Source: USAID, Associated Press
One of the more controversial aspects of food aid is the practice of monetization, organizations selling food aid in local markets to fund their work. The Haiti Justice Alliance has discussed this in detail:
Even the NGOs who monetize aid admit it’s a bad practice. The two biggest NGO recipients of post-earthquake Title II food aid were World Vision and Catholic Relief Services (CRS). World Vision is regularly criticized for its extreme lack of transparency (and here), so it’s difficult to determine their stance on monetization. CRS, however, has this disclaimer on the FAQ section of its website:
CRS recognizes that selling commodities, also referred to as monetization, is an inefficient method of obtaining funding.
Historically, World Vision, CRS and ACDI/VOCA have taken part in large scale monetization of food aid, though USAID, at least temporarily, halted this practice in 2011, perhaps heeding the advice of both the GAO and their implementing partners. Yet, as of January 2012, a total of $32 million in food aid had been monetized, according to the IG. Although no current monetization efforts are underway, in 2010 about half (19,000 MT) of the non-emergency food aid was monetized. There are some smaller scale monetization projects scheduled for 2012, most of which rely on third-party monetization which would entail selling the commodities in, say, the Dominican Republic to fund work in Haiti.
Barriers to Reform
As the IG notes, USAID food aid programs can be helpful, at least in the short-term, yet the sustainability of food aid is often questioned. Timothy Schwartz, who has written extensively on the topic, posted a chapter of his book “Travesty in Haiti” on his blog last year:
Food assistance to Haiti during the 1980s tripled reaching a yearly average of over $50 million in gratuitous U.S. surplus beans, corn, rice, and cracked wheat. Put in simpler terms, that was enough food to meet the calorific needs of over 15 percent of the Haitian population.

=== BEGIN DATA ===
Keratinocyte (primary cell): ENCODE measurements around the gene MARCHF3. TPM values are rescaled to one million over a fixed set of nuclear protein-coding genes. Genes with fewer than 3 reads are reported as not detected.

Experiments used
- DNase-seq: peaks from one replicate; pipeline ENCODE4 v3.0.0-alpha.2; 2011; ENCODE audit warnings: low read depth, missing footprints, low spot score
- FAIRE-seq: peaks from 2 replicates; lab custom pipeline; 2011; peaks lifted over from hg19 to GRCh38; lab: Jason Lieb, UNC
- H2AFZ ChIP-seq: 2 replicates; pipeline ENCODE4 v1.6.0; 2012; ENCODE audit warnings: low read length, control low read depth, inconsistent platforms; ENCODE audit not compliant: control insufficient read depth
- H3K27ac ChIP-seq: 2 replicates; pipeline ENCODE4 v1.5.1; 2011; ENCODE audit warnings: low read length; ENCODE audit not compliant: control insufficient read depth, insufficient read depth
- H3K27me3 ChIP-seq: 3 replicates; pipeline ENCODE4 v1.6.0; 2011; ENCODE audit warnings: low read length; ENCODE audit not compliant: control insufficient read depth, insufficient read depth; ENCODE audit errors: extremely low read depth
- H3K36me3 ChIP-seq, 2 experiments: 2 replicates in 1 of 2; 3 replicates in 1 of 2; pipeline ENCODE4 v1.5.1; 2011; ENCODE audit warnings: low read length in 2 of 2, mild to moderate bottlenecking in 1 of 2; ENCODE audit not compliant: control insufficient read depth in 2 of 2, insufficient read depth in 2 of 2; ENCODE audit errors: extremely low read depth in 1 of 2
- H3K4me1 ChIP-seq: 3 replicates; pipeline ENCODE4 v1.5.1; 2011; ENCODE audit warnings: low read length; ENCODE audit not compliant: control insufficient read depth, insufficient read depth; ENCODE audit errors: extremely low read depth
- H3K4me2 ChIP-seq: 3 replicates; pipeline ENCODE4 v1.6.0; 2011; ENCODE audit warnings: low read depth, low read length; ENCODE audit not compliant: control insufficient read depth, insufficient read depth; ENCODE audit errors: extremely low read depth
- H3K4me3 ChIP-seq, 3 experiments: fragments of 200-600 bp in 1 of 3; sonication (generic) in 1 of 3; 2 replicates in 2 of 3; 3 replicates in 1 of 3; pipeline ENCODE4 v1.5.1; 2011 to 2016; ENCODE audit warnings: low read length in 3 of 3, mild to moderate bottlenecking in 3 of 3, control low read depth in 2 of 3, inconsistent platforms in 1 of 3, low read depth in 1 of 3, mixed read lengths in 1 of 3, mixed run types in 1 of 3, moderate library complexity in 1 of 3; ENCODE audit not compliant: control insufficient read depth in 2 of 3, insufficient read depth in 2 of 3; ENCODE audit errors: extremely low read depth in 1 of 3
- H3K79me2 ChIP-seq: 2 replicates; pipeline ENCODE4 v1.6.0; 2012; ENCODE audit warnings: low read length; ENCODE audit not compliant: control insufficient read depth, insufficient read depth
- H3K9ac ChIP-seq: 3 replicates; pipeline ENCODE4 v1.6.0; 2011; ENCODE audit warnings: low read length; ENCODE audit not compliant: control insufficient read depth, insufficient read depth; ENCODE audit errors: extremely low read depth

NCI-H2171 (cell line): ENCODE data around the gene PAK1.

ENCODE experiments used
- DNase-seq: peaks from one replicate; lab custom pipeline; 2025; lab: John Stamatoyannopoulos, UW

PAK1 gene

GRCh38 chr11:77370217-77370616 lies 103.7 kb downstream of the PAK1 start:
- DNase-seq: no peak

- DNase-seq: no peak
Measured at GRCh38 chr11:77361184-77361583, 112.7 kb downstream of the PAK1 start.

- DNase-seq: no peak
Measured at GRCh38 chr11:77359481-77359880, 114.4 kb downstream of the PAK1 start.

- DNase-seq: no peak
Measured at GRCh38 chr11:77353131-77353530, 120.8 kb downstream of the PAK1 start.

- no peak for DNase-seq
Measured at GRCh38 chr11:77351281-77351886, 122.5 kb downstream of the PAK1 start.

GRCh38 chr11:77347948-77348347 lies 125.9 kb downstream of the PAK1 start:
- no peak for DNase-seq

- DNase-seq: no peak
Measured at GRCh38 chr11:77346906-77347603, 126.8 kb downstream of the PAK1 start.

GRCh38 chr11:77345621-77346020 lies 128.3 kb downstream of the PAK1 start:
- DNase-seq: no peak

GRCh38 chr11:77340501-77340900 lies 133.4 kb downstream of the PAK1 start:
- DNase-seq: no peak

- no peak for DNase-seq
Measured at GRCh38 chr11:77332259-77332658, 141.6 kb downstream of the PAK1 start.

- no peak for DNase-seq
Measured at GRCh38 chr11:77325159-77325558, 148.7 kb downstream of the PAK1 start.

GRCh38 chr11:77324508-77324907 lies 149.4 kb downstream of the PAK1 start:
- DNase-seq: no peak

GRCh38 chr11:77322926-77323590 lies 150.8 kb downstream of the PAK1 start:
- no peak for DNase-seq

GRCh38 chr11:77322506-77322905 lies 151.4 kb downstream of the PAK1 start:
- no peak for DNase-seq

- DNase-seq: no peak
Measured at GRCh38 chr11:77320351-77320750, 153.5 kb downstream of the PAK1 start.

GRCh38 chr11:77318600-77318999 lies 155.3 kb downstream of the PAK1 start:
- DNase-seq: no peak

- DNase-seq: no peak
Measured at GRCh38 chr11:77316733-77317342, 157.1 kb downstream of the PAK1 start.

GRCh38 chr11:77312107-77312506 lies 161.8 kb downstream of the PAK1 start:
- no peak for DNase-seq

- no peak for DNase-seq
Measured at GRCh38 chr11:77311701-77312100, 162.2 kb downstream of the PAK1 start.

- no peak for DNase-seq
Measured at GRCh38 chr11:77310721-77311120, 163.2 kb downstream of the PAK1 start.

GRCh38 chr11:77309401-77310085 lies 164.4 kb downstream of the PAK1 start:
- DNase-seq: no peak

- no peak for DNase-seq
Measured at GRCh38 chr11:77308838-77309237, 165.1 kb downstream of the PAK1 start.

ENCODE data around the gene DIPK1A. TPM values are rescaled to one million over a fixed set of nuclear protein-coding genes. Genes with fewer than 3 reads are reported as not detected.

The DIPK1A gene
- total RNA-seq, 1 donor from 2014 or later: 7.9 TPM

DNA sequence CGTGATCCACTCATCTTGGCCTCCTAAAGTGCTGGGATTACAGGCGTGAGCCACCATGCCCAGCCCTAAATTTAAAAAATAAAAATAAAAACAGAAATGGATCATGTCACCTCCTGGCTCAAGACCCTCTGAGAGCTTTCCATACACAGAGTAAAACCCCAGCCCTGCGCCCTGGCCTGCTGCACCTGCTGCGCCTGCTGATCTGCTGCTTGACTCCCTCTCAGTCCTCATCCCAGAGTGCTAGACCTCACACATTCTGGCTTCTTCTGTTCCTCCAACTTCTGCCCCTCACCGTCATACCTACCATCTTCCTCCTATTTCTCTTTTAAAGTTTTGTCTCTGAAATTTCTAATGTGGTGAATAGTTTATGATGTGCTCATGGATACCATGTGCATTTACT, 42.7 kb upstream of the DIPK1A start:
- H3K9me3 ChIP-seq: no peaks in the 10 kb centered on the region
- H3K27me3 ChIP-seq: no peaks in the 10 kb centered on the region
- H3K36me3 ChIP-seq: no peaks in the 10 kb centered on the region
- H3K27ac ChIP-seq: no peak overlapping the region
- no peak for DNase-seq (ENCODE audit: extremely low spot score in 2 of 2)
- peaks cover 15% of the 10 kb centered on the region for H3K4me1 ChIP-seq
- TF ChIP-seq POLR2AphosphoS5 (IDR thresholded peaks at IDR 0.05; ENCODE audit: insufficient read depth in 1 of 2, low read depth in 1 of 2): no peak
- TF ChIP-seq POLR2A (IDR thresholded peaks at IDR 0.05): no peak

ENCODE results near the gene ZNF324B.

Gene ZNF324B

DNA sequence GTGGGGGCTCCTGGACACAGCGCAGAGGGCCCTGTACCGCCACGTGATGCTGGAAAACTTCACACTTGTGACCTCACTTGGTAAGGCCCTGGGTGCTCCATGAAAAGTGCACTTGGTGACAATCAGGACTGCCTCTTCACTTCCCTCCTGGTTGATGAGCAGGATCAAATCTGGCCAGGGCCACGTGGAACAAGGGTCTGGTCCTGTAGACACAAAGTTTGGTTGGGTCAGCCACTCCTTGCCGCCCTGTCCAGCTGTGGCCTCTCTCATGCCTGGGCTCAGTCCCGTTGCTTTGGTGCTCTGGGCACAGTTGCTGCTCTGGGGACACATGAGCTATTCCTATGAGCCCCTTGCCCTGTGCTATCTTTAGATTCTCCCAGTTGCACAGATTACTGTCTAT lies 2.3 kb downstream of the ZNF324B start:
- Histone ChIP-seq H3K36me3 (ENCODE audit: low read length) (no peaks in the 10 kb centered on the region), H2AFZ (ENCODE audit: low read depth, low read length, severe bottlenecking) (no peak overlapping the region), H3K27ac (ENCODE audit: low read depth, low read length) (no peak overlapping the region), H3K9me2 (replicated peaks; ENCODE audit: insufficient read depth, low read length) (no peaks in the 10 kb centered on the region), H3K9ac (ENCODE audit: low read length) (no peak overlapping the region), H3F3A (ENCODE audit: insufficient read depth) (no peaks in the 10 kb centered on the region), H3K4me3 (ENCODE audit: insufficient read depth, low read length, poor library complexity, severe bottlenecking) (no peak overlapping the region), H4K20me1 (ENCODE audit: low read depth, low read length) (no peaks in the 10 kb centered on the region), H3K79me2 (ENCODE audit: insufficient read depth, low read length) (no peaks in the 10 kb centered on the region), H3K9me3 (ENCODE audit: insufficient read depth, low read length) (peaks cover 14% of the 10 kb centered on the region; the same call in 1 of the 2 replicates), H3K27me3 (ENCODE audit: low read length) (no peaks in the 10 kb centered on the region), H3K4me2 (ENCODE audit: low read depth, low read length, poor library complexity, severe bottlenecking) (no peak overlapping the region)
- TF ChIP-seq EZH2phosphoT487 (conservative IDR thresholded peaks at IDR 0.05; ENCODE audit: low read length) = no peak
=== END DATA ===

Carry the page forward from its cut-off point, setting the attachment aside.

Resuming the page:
The large and persistent flows of food aid have done little to increase the self-sufficiency of Haitian agriculture and as Schwartz later describes, have in many cases undermined local production, something for which former President Bill Clinton publicly apologized for in 2010. Additionally, because of byzantine regulations, U.S. food aid is not often delivered in the most efficient and sustainable manner. The result is that a recently released food security index from the Economist Intelligence Unit ranks Haiti in the bottom five out of 105 countries analyzed.
While agreements with the implementing partners discussed above cover the costs of internal distribution in Haiti, as well as management and input costs, the procurement of the commodities themselves as well as their shipment to Haiti are separate costs borne directly by USAID. As we have previously reported, according to public contractor databases, USAID spent at least $18 million between January 14, 2010 and February 26, 2011 on shipping emergency food aid. Additionally, the IG report notes that for the Multi-Year programs over $23 million was spent on ocean freight to deliver $67 million worth of commodities. Because of U.S. regulations, the vast majority of food aid must be shipped on U.S.-flagged carriers. The shipping industry has been cited by researchers as one of the barriers to reform of the U.S. food aid system. A 2010 report from Cornell University explains: